• Require frequent, substantive interaction. Hold regularly scheduled phone and video calls with your students and have them do similar phone calls with their performance coach and peers. If students live close to your campus, invite them to visit you in person as well. “Substantive” interaction is more than just written feedback on assignments. It’s interpersonal communication where conversations can be elaborated and insights can be deepened.
  • Connect them with your college’s resources. Online students should know that their tuition pays for the same resources as in-person students: access to the physical health and exercise facilities, the library, online databases, discount tickets to arts and entertainment, and so forth. Helping them feel a part of a physical campus community where actual humans learn and work strengthens motivation and sense of belonging.
  • Keep technology loose. Utilize a variety of accessible, free technologies with which you can interact with your students. Consider products like Slack (project management), Google Hangouts (videoconferencing), WeChat (social media that allows file sharing) and the good old-fashioned cellphone. Students should be in regular conversation with you, with their coach and with their team. Never limit yourself to a learning management system and email. Communicate the way people communicate in real life. Isolation should rarely happen in confluent online programs.
  • Give students the reins. While this is a difficult venture for many educators, students find learning to be meaningful when they can adapt the learning to something they care about. Let them define some of the parameters. Allow students to modify projects (while still maintaining the integrity of the content they need to learn) so that it fits their professional and educational goals and also meets the needs of their clients. One of the problems with online education is that it tends to function with prefabricated content, and it doesn’t change during the course. But if a student can tailor their project, the course will become far more dynamic.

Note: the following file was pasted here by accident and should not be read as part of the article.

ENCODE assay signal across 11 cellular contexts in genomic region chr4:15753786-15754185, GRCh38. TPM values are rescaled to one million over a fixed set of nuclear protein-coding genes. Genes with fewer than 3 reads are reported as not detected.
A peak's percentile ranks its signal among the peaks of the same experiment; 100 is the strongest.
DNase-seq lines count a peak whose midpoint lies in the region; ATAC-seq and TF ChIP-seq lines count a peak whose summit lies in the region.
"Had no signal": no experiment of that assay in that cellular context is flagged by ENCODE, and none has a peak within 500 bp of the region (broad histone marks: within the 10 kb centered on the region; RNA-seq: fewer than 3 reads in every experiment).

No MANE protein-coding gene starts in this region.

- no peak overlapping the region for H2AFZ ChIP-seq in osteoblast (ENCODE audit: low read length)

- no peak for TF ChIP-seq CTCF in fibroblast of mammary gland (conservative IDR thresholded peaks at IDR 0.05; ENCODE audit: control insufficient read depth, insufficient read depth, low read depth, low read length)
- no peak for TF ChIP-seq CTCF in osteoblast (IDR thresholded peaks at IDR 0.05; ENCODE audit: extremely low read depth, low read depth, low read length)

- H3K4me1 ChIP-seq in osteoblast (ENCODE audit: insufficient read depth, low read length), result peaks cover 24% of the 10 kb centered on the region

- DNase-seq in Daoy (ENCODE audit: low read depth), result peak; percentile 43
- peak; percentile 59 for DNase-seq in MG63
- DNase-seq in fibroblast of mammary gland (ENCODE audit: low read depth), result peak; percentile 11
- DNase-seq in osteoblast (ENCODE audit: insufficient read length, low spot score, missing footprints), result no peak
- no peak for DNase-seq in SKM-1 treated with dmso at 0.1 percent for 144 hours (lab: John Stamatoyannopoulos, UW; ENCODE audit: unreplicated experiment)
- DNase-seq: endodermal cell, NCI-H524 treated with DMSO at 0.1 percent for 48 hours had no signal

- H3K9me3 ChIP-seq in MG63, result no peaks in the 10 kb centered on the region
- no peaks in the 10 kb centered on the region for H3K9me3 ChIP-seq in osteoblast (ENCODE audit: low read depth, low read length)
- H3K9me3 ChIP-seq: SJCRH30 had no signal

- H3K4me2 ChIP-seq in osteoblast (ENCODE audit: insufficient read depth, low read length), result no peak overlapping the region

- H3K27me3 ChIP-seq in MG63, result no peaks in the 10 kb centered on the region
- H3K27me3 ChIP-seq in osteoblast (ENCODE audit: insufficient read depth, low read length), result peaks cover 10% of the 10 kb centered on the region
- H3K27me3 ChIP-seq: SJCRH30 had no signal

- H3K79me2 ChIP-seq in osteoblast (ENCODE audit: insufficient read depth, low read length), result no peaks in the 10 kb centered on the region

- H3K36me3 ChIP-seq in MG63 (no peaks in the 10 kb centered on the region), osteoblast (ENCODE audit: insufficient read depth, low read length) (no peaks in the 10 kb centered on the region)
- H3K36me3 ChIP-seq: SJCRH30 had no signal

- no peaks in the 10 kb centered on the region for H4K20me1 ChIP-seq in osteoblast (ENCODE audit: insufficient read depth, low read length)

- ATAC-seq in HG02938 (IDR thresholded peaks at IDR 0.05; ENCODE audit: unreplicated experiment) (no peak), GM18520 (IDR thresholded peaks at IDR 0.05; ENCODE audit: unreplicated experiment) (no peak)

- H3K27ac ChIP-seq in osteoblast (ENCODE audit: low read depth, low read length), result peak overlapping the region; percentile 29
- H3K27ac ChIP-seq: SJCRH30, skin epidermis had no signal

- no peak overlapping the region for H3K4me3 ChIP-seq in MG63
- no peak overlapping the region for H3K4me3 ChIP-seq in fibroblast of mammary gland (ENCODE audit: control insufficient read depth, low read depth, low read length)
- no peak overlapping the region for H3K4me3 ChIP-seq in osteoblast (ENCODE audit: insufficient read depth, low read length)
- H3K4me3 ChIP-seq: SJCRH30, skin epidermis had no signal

• Include an all-inclusive trip with a project. While large-scale international trips to Cambodian jungles may seem unrealistic for some institutions, programs, faculty and students, all-inclusive trips don’t have to be overwhelmingly complex. In-state, regional or national trips may also be considered where students travel as a group, network and establish relationships, and learn from each other and the experience. Making the trip all inclusive (as an integrated part of their tuition) encourages students to attend and to not back out based on financial limitations. Making the trip last multiple days and in a less familiar location creates more memorable, thought-provoking opportunities. Integrating a project makes their programmatic learning become tangible and valuable. Students make long-lasting professional relationships from these trips that simply don’t happen if they never come together with a united purpose.

While many online programs cherry-pick some components from the list above, the goal is to integrate all of them. Our attempt to do so has been bumpy, to say the least, but the confluency of digital and humanistic learning has been a rewarding adventure — not just for the students (who matter most, of course), but for us educators as well — because when there is an ambiguous outcome in the jungle, learning is almost always guaranteed.